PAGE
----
- Technology lending widget that offers slideshow of gadgets you can borrow
College Library Website of the Month
The College Libraries Section of ACRL offers a monthly showcase of notable library sites.
Intrigued by the somewhat similar needs of a museum website (hours/directions, online exhibits, offer access to resources), we took a look at a number of websites to see if they had any interesting design elements:
- American Museum of Natural History
- Museum of the Moving Image (we were struck by the cool grid design)
- The Exploratorium
The One-Pager is the creation of
two three librarians (Aaron Schmidt and Amanda Etches-Johnson) who have a web design business, Influx together, and Nate Hill. They designed a super streamlined template that libraries can download and freely use. We agreed that this interesting design really would work only for small public libraries but it was notable all the same, especially because it was designed with mobile users in mind first.
Super Stripped Down Library Home Page
One idea that came up at the very end of the meeting was to imagine what a library home page would be like if it had nothing other than two search boxes on it: search for sources and search for services. The first search box would be a single box that would get articles, books, images, data, etc. The second box would be return results from an index of the library website.
The next get together of the Tech Sharecase will be on Friday, June 10. At the last meeting, we had a great discussion of the issue of excessive printing by students, faculty, and staff on campus and ways that we could move to being less reliant on paper printouts. You can read notes from that meeting as well as all the previous ones by visiting the tag for “Tech Sharecase” on this blog.
Since the themed meetings have been working well, I thought that at this Friday’s meeting we could talk about any aspect of website design that has our attention on that day. It would be great if you could bring to the meeting at least one example of a notable college or library website that exemplifies something important we should keep in mind as the Newman Library’s website gets redesigned.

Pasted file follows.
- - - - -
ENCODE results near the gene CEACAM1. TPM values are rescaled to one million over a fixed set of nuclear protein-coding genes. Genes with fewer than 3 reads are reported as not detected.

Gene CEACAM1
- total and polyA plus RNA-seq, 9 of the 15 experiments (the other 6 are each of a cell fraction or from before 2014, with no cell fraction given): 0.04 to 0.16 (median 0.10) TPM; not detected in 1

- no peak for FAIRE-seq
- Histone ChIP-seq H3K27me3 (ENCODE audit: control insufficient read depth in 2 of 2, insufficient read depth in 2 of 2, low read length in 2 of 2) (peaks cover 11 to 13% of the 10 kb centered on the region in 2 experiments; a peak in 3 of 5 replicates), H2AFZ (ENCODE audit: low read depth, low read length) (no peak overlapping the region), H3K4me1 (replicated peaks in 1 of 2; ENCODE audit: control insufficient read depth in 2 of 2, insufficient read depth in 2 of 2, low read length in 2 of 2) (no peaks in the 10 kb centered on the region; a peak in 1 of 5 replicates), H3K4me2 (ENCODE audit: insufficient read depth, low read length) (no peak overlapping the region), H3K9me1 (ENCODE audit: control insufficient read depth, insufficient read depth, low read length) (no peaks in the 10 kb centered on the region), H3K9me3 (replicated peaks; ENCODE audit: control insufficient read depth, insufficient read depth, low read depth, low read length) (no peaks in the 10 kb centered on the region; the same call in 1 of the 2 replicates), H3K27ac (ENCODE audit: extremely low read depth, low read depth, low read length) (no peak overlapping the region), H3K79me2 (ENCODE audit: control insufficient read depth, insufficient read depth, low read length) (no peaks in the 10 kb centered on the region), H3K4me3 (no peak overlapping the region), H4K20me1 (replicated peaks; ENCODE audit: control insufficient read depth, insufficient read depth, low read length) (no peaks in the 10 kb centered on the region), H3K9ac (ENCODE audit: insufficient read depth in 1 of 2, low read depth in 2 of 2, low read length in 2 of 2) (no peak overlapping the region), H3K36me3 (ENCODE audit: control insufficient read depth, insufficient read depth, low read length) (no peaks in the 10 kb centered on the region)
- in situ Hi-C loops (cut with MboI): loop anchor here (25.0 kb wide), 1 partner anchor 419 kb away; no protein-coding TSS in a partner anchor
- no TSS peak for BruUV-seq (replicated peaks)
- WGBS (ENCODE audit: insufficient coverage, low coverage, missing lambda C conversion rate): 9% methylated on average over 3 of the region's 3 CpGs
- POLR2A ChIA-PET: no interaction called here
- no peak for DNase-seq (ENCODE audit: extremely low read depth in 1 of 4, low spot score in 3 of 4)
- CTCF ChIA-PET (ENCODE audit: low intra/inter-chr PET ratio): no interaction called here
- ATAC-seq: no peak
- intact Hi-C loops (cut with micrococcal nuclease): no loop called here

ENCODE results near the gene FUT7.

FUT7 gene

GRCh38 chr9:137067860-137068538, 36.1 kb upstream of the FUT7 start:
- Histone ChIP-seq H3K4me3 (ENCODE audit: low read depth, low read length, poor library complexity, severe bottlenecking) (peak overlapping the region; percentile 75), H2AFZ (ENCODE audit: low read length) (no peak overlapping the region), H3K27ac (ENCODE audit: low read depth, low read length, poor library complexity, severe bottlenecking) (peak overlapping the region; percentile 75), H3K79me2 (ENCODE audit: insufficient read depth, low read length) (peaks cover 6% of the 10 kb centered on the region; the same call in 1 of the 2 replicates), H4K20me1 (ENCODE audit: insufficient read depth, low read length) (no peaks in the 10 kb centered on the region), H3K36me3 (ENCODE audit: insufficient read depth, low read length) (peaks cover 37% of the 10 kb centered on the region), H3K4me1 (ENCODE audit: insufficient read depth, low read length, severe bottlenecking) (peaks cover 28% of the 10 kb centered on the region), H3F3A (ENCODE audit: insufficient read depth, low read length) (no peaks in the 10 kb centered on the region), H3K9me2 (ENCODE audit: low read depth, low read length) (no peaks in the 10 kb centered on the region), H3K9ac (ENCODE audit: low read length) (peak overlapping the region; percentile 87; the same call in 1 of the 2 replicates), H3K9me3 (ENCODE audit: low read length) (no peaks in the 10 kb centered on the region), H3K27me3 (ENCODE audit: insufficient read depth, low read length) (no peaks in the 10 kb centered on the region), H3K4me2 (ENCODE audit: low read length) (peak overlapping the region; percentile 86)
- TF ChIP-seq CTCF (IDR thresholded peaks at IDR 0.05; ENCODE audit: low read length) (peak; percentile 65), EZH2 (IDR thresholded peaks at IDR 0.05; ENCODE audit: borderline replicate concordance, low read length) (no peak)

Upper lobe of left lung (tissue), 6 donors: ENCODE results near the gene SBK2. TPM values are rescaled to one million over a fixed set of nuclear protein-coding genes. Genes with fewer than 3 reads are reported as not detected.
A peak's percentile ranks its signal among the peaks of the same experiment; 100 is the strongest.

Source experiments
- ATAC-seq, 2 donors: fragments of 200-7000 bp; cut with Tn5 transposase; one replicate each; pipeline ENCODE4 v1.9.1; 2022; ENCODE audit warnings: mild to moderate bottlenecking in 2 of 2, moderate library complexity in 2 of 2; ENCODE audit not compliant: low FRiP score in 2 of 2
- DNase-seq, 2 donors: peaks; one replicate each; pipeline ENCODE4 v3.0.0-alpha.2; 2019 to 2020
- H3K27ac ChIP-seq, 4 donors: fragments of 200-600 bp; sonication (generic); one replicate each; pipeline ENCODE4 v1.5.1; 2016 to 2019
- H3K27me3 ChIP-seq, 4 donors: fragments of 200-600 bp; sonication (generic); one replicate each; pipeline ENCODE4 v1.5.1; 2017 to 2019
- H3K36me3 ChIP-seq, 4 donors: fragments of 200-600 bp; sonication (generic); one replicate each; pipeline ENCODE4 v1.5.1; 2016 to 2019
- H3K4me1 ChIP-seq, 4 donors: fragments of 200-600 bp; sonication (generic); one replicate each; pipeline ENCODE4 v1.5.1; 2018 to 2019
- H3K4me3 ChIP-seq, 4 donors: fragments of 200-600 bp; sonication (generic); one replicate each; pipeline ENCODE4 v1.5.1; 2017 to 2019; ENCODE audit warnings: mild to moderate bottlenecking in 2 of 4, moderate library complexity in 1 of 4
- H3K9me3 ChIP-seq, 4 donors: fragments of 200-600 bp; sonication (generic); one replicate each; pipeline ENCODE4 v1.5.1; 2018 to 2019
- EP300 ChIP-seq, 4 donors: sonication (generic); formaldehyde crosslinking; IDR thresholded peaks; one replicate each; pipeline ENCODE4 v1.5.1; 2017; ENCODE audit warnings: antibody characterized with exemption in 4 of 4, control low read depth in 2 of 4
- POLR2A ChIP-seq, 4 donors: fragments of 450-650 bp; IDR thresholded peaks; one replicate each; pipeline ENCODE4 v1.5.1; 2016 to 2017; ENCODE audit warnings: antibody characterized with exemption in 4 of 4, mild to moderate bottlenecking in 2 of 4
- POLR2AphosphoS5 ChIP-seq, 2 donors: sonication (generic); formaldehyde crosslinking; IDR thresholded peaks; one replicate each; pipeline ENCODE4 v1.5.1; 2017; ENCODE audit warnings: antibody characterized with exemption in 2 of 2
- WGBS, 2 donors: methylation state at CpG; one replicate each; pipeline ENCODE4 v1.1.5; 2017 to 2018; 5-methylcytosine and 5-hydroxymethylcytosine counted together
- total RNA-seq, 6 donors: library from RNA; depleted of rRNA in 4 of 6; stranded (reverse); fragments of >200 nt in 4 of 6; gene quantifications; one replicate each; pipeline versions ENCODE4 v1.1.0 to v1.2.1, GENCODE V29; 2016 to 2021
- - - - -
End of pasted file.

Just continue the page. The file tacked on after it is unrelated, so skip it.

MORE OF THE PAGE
Hope to see you this Friday!
As we begin work on redesigning the library website, I’d like to put in my two cents for simplifying things. This quote from Aaron Schmidt‘s recent blog post at Walking Paper, “Library Websites Should Be Smaller,” nicely sums up the argument for me:
For years, I’ve heard talk about libraries cutting the cord on irrelevant services. Yet I haven’t heard as much discussion about which sacred web cows we can put out to pasture. This might in part be owing to the perception that a 200-page website isn’t more expensive to manage than a 50-page one. While probably true in terms of hosting fees, it isn’t otherwise true. Good content takes staff time to produce and arrange, and the navigational overhead can be a time expenditure for users.
Greane Tree Technology is the successful bidder for the redesign project. In advance of the first meeting with them, A. Downing held focus groups with students to gather data to inform the initial discussion. Here are some of the findings:
What students already go to the web site to do (and we should make very simple to accomplish):